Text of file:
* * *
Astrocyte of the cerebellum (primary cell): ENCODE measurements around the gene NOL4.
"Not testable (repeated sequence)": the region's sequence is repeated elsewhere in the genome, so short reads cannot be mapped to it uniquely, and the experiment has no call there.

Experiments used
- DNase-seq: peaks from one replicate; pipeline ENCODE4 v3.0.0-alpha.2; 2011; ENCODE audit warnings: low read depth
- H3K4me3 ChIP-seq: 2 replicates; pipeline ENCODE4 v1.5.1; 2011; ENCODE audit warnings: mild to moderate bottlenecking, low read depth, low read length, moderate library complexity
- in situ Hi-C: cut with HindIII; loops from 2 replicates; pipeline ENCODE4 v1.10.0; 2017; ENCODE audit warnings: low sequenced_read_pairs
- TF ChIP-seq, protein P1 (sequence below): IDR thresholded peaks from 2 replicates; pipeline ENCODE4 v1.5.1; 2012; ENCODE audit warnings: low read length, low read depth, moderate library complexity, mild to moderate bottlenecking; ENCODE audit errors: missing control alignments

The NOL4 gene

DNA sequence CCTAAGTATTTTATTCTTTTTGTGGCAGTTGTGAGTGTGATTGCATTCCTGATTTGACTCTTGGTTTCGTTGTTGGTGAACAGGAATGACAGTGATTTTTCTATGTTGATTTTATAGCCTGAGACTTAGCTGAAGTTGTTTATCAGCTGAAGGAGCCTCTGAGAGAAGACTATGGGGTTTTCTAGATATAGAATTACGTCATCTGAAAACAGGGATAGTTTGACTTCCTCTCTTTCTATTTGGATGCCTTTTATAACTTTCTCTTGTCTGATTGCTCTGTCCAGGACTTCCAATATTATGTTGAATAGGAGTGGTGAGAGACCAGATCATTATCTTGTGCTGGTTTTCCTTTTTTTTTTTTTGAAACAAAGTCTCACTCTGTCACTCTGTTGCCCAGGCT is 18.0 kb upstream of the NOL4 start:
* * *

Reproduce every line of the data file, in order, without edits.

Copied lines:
Astrocyte of the cerebellum (primary cell): ENCODE measurements around the gene NOL4.
"Not testable (repeated sequence)": the region's sequence is repeated elsewhere in the genome, so short reads cannot be mapped to it uniquely, and the experiment has no call there.

Experiments used
- DNase-seq: peaks from one replicate; pipeline ENCODE4 v3.0.0-alpha.2; 2011; ENCODE audit warnings: low read depth
- H3K4me3 ChIP-seq: 2 replicates; pipeline ENCODE4 v1.5.1; 2011; ENCODE audit warnings: mild to moderate bottlenecking, low read depth, low read length, moderate library complexity
- in situ Hi-C: cut with HindIII; loops from 2 replicates; pipeline ENCODE4 v1.10.0; 2017; ENCODE audit warnings: low sequenced_read_pairs
- TF ChIP-seq, protein P1 (sequence below): IDR thresholded peaks from 2 replicates; pipeline ENCODE4 v1.5.1; 2012; ENCODE audit warnings: low read length, low read depth, moderate library complexity, mild to moderate bottlenecking; ENCODE audit errors: missing control alignments

The NOL4 gene

DNA sequence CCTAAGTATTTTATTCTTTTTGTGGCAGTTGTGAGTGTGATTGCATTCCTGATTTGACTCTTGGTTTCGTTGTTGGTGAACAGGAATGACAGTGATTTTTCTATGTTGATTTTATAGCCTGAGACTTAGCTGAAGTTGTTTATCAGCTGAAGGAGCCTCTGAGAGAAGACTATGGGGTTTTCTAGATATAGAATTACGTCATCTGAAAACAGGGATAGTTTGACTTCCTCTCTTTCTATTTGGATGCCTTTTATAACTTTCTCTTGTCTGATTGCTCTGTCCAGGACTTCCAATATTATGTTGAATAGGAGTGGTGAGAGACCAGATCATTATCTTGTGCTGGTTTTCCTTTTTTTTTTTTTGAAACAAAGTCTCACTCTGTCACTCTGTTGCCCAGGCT is 18.0 kb upstream of the NOL4 start: